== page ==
For millennia, communities living around the Columbia Gorge have served as active stewards of its unique landscape. Based out of Hood River, Oregon, Friends of the Columbia Gorge Land Trust works to preserve scenic Gorge landscapes, safeguard sensitive habitats, steward vital Gorge lands, provide public hiking trails, and strengthen Gorge community connections through the creation of a new 200-mile loop trail network that enhances Gorge recreation and local economic opportunities.
We have helped permanently protect more than 1,600 acres of land in the Gorge. We’ve helped steward Gorge lands and have organized hundreds of work parties across the Gorge to remove invasive species and replant native vegetation in concert with state and federal land managers. And we’ve helped bring together over 100 community partners to collectively promote sustainable Gorge recreation opportunities through our efforts in support of the Gorge Towns to Trails initiative.
An established record of conservation and protection
An accredited land trust, since its creation in 2005, Friends of the Columbia Gorge Land Trust has conserved 26 sites in the Gorge, including lands at Cape Horn, Steigerwald National Wildlife Refuge, the Klickitat Trail, and Memaloose Ridge that have been transferred to public ownership. We also own and manage two public preserves, the Lyle Cherry Orchard and Mosier Plateau, which have become beloved spots for locals and visitors alike. Friends also holds a number of properties, closed for general public access, to protect habitat for endangered or threatened species and to increase climate resilience by protecting value forests that store carbon.
Most properties are held in land trust ownership for decades, while others are short-term ownerships before transfer to public ownership; for all of these the Land Trust pays annual property taxes to Gorge communities. Since tax year 2012, Friends has paid $497,534 in local and state taxes (this figure includes paid Washington taxes and estimated Oregon taxes for 2022).
Stewardship and education
Land acquisitions, however, are not the only focus of the Friends land trust. The land trust is an active steward of its properties, with particular emphasis on controlling non-native plants, maintaining trails, and restoring natural communities. The properties are outdoor classrooms as well: students from nearby schools learn on site about the land’s natural history, and to identify and collect data on local plants.
Boot brushes and signage at Land Trust properties educate visitors about how not to spread invasive weed species as they hike. The Land Trust holds educational events during the peak hike season to connect with users and the public about the threat of invasive plant species and boot brushes. Plant identification workshops are held on the sites, in partnership with Gorge counties, to educate residents about impacts of invasive plant species in the Gorge.
The Land Trust's lineage
Purchases by the Land Trust are rooted in the 1980s, when Friends' founder Nancy Russell was working with others to gain federal protections for the lands of the Columbia Gorge. Nancy believed in land acquisition as the most effective tool for conserving Gorge vistas and habitats, and personally purchased 30 properties to protect them from subdivision development and other uses opposed to public enjoyment of the Gorge.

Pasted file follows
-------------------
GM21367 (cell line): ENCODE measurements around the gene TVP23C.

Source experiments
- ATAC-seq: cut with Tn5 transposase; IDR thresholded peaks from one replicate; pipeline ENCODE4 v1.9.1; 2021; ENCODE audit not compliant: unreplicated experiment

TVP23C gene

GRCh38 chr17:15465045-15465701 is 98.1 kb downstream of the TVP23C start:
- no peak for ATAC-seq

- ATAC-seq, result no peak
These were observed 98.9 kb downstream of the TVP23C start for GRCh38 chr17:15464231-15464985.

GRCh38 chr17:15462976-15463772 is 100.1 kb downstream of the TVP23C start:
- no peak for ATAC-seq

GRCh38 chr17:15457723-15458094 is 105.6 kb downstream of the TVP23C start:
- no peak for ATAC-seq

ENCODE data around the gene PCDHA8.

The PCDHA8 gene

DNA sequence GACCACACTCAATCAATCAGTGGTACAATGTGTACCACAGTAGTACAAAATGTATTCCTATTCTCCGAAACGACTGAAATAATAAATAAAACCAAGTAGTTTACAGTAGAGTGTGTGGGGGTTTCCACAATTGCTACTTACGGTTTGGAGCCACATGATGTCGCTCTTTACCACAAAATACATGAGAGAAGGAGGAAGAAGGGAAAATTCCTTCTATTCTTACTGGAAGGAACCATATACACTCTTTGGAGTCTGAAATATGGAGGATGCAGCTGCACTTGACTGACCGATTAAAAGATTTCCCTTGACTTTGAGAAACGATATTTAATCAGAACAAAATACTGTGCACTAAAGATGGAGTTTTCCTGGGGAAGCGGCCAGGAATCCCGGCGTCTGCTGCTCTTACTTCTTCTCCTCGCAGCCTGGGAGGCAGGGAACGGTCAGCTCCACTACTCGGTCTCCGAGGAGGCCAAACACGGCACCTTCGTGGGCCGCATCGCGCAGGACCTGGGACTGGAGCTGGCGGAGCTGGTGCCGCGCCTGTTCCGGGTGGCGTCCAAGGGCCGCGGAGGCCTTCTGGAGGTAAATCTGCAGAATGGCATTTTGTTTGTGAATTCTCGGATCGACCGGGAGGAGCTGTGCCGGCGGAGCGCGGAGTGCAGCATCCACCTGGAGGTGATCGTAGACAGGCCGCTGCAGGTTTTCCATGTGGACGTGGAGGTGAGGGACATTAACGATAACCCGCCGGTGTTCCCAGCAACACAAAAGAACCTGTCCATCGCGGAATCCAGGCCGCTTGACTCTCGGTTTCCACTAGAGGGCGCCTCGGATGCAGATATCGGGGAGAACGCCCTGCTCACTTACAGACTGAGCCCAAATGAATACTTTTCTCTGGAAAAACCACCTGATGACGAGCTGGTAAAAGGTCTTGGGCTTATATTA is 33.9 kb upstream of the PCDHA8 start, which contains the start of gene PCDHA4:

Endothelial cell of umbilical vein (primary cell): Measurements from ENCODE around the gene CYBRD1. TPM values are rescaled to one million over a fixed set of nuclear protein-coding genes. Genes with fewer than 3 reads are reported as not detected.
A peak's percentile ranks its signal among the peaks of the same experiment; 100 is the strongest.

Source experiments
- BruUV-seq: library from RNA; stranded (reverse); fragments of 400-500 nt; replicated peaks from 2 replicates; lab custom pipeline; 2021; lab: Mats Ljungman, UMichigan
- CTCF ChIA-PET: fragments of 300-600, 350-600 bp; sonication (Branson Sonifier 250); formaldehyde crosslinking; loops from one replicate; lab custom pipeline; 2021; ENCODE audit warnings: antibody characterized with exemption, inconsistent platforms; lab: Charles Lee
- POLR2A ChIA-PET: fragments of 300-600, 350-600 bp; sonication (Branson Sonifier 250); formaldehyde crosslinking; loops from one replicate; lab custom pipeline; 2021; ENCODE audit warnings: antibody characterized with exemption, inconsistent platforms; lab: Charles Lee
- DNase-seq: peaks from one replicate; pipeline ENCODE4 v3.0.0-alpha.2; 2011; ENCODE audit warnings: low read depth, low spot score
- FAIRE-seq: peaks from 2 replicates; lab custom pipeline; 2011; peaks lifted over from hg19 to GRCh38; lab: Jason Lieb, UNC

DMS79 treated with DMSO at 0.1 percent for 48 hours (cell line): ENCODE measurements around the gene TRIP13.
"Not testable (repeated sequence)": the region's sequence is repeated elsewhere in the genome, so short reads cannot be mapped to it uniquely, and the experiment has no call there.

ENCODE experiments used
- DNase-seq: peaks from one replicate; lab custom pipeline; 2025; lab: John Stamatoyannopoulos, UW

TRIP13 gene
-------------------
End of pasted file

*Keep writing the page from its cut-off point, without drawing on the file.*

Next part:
In 2004, Friends of the Columbia Gorge founder Nancy Russell was diagnosed with amyotrophic lateral sclerosis, or ALS. That same year, long-time member Norman Yeon left Friends an unrestricted bequest of $4.5 million. Nancy’s diagnosis and Norman’s generous gift led to the creation of the Friends of the Columbia Gorge Land Trust in 2005. The trust, a 509(a)(3) support organization of the parent organization, is beholden to Friends of the Columbia Gorge but is a subsidiary of the parent organization. Nancy Russell was elected as the Land Trust’s first trustee and served until her death in 2008. In her will, she bequeathed over 600 acres of her land to Friends of the Columbia Gorge Land Trust.
The acquisitions by Russell and the Land Trust have opened to the public thousands of acres of land that had previously been off-limits to visitors. These properties, in addition to their wildlife value, are vital in spreading the environmental and economic impacts of Gorge hiking beyond the waterfall corridor, and across the entire Gorge, from Washougal to Maryhill in Washington, and from Troutdale to Celilo in Oregon.
Preserve the Wonder acquisitions
Preserve the Wonder, a Friends $5.5 million land acquisition campaign, was completed in 2018. The effort allowed Friends to acquire 520 acres among eight Washington properties—including Cape Horn Vista (view from property pictured at right). Selection of these landscapes was the culmination of 10 years of analysis and negotiation, in which the Land Trust manager worked with Gorge landowners and partner agencies to identify properties that preserved scenic beauty, offered opportunities to enhance wildlife habitat (especially for salmon species), preserve native ecosystems (especially white oak forests and savannas), and create trail connections in the Gorge Towns to Trails vision of a 200-mile Gorge-wide hiking loop.
Land Trust Director: Dan Bell
Land Trust Coordinator: Frances Fischer
Volunteer Coordinator: Sarah Skelly
Gorge Towns to Trails Project Manager: Renée Tkach
Stewardship Manager: Sara Woods
Media or Gorge Accessibility Project Questions: Digital Communications Manager Stan Hall
Meet the Board of Trustees